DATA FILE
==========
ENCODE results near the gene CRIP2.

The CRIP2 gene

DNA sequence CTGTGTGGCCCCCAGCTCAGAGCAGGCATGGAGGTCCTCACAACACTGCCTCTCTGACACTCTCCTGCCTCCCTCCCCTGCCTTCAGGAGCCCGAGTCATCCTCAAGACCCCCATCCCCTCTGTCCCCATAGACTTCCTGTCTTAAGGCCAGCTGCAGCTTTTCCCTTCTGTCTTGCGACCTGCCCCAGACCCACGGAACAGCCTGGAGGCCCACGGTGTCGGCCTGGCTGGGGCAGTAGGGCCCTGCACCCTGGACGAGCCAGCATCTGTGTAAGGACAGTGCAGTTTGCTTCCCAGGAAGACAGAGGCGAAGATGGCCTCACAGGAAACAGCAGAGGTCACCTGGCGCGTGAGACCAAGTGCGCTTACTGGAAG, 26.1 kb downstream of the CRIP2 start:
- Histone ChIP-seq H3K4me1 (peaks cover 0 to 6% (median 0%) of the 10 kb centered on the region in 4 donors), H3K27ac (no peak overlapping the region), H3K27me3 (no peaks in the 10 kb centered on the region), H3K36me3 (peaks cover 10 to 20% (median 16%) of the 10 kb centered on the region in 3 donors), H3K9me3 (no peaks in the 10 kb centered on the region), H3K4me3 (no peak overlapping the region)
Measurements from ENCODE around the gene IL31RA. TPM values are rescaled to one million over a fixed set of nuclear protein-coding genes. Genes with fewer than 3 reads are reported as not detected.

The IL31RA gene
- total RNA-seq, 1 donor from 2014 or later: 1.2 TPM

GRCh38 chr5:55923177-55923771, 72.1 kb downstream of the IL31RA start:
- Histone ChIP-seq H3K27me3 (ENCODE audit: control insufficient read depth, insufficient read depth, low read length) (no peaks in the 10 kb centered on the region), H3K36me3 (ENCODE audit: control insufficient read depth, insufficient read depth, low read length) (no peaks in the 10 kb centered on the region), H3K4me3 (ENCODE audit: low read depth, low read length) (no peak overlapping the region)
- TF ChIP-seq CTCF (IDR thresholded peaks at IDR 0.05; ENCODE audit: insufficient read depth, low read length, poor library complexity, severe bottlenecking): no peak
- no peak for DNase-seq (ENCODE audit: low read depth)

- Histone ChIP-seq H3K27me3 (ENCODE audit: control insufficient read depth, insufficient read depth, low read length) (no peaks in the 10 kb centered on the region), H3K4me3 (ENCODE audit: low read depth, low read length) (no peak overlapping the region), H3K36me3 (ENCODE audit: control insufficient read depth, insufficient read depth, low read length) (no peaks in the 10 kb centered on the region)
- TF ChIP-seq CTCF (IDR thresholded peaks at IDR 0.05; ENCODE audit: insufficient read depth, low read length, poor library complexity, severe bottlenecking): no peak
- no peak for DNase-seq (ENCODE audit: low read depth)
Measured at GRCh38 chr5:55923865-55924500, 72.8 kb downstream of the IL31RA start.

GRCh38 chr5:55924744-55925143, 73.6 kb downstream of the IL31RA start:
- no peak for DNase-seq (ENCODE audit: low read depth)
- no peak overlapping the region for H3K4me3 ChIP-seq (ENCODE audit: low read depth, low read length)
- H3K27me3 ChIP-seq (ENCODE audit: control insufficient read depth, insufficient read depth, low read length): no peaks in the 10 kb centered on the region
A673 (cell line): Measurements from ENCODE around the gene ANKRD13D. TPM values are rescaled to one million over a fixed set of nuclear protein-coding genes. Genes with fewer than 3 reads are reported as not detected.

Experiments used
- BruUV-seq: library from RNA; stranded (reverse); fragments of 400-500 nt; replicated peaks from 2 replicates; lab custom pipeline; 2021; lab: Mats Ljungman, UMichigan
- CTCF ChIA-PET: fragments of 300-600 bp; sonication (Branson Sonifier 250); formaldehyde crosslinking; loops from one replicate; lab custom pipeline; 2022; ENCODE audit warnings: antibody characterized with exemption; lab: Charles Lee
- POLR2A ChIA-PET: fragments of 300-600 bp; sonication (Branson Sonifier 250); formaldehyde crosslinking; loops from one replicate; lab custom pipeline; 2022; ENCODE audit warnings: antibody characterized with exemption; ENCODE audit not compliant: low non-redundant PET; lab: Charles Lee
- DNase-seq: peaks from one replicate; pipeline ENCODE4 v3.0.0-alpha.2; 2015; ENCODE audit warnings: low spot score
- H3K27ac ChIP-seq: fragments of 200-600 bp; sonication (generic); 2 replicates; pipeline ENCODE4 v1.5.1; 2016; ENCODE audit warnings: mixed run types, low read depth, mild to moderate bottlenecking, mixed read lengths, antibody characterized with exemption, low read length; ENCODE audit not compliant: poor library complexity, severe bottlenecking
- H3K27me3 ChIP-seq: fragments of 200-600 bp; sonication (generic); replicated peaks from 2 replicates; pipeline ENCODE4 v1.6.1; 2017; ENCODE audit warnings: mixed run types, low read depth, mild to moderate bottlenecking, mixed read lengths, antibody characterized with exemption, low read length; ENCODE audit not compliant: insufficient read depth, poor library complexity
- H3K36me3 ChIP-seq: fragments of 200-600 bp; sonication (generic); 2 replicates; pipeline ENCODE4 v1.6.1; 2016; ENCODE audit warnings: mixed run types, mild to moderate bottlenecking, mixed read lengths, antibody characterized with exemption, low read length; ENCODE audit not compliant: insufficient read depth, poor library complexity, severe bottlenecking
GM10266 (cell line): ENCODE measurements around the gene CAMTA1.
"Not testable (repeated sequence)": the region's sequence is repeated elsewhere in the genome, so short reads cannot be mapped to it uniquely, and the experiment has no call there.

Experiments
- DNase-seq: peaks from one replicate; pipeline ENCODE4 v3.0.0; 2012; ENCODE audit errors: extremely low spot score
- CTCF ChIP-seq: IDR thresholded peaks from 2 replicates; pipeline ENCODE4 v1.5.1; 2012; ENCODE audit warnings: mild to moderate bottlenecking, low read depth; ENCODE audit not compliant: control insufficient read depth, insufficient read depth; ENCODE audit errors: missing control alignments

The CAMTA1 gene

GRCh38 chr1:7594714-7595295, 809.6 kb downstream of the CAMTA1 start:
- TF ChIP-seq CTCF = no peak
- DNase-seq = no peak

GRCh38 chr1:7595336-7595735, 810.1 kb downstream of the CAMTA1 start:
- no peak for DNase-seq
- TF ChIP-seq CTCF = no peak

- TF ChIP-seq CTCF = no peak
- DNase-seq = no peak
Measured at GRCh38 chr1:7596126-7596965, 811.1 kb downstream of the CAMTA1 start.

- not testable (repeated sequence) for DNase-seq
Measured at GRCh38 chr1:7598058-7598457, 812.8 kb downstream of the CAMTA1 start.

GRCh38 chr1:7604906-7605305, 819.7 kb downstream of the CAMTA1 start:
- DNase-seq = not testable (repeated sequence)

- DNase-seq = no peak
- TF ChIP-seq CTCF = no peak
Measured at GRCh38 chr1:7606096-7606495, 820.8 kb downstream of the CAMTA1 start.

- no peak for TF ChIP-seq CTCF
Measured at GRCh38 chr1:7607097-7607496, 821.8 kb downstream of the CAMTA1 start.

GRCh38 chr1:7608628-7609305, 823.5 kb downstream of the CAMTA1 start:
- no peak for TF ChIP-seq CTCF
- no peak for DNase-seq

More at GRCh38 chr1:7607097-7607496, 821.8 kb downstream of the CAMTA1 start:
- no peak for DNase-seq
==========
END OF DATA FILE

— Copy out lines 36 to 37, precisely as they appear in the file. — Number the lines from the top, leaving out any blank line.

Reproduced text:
- TF ChIP-seq CTCF = no peak
- DNase-seq = no peak